How to avoid heat-related illnesses
Both heatstroke and heat exhaustion are illnesses caused by prolonged exposure to excessive high temperatures.
In Quebec, the recent heat wave in the month of June has claimed the lives of 54 individuals, this summer alone.
As temperatures soar, it is therefore important to know how to prevent, recognize and be able to rapidly treat symptoms of heat related illness.
Heat exhaustion isn’t as serious as heat stroke, but can progress to a heat stroke, causing damage to the brain and other vital organs (lungs, liver, kidneys, muscle tissue), and even death, if it isn’t properly managed. Heat exhaustion and heat stroke can occur to anyone after they’ve been exposed to high temperatures. It is often accompanied by dehydration.
Heat exhaustion and heat stroke can be exertional and non-exertional.
Exertional heat stroke happens when your body can no longer adapt to the rise in temperatures during exercise or work. It can happen over a few hours and typically affects people spending time outdoors.
Non-exertional heat stroke happens when your body is unable to adapt to increasingly hot temperatures, in the absence of any physical activity - for example, when staying indoors without proper air conditioning. It can happen over several days, and it common during extreme heat waves. Older adults, people suffering from chronic illnesses and young children are often more at risk.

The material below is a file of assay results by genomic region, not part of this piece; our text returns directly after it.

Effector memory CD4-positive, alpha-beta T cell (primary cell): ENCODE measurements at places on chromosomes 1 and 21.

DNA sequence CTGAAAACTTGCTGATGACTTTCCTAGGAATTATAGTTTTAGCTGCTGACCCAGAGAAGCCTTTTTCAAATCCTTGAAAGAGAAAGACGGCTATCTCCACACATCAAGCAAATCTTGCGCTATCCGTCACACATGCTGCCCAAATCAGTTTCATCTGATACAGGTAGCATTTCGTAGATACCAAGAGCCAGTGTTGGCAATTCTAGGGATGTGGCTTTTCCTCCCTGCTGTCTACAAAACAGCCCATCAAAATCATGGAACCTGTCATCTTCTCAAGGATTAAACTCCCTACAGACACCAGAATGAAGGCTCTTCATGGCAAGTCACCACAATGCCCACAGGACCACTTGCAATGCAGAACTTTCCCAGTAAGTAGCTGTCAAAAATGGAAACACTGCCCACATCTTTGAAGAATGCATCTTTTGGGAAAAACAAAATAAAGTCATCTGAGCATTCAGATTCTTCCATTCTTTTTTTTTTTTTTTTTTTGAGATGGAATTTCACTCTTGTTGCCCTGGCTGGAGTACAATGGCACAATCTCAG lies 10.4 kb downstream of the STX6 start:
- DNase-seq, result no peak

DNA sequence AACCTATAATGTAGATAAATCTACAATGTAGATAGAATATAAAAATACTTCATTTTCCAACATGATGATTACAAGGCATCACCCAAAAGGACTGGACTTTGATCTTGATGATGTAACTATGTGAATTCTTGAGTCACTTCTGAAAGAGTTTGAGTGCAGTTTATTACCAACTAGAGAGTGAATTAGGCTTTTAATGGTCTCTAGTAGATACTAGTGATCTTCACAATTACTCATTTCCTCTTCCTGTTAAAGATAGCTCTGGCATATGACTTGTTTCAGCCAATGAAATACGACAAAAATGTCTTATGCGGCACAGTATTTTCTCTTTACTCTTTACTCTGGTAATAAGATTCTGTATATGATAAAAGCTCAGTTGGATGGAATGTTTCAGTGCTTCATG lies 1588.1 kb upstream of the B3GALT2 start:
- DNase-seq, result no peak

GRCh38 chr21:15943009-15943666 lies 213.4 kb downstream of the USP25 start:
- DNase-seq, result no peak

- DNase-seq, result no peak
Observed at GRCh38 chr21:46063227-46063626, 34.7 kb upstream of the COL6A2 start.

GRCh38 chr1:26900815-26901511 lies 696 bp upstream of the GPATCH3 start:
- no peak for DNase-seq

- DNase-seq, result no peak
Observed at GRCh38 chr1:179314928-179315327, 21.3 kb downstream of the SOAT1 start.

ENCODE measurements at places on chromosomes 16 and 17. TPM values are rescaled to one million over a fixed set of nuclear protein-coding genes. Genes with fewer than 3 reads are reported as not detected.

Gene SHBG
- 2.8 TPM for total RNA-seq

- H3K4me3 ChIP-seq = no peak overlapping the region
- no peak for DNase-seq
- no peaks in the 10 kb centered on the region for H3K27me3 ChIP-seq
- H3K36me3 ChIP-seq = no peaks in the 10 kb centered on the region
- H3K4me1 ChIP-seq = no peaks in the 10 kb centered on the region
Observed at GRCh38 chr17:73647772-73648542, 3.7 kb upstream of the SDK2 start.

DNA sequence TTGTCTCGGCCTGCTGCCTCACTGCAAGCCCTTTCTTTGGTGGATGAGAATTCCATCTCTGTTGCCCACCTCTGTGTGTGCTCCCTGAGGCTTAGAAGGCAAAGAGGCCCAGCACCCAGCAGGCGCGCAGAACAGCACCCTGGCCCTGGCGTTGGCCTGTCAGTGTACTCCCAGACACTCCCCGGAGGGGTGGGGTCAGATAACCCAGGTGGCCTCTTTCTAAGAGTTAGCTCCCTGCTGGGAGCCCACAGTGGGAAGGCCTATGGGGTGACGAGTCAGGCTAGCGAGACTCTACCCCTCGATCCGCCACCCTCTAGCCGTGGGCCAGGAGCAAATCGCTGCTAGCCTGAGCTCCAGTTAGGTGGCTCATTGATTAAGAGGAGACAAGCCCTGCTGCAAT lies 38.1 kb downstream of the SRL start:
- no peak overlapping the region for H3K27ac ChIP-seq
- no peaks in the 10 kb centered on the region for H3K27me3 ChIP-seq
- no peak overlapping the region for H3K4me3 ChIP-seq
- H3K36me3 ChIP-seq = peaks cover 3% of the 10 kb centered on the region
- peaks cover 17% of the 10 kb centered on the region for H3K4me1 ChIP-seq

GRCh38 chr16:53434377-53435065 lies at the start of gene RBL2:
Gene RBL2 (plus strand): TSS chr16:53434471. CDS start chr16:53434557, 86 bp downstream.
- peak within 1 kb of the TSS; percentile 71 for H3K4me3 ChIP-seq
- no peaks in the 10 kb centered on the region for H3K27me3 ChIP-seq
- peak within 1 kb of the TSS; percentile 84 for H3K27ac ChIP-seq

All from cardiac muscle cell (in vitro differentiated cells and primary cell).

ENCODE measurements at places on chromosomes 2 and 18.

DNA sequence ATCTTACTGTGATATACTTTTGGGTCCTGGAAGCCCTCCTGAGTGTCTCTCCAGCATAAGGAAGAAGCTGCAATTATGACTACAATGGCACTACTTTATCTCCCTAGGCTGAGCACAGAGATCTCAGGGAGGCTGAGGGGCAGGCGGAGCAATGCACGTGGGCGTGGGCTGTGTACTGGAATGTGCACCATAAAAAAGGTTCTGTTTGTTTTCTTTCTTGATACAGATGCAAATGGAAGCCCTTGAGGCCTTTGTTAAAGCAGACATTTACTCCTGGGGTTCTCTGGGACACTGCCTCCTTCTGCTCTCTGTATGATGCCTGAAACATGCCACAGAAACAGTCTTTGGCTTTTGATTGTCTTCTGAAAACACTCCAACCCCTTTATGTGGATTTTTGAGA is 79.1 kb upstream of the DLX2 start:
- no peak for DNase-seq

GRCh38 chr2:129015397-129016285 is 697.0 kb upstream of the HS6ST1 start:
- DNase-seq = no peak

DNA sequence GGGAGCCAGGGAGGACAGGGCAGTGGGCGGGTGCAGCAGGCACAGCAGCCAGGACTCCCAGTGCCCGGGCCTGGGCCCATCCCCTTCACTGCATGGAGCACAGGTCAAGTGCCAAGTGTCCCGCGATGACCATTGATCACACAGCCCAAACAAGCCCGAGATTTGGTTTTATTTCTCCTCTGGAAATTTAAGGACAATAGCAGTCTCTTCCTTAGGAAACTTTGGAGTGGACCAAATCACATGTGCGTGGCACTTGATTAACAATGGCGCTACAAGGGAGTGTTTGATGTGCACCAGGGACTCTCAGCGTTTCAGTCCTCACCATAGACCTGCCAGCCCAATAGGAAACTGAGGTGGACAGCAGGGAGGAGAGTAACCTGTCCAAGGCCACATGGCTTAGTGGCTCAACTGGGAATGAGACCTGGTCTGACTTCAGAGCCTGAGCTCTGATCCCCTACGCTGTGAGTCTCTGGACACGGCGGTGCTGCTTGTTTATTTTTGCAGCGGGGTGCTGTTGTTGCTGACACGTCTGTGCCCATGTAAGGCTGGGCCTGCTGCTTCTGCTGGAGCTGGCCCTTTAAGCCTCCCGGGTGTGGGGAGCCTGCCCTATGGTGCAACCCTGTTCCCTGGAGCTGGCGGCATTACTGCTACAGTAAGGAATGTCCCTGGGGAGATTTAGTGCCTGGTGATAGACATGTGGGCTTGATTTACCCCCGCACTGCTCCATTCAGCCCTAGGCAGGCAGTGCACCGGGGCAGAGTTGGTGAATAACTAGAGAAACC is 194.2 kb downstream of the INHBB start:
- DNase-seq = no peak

Leaving young children or pets inside vehicles also puts them at risk of heat strokes.
Since heat exhaustion and heat stroke risk increase as the temperature rises, the best prevention is to keep your body cool.
Give the following tips a try:
Caring for someone who exhibits symptoms of heat exhaustion or heat stroke is pretty straightforward:
Cool down the body temperature:
Rehydration salts like Gastrolyte are very handy to have at home and when travelling to a warm destination. It can be mixed in a glass of water and helps replenish essential electrolytes, glucose and salt. It can also help manage fluid loss due to vomiting or diarrhea.
Symptoms should improve promptly (within an hour). If that is not the case, it is best to consult a doctor. As well, if the person lost consciousness, is confused, or is extremely agitated, you can follow the steps above but also contact emergency medical services in the meantime.
Remember to listen to you body, most of the time heat strokes and heat exhaustion can be prevented.
Should you have any questions, don’t hesitate to send us a message at firstname.lastname@example.org.
Stay cool and safe!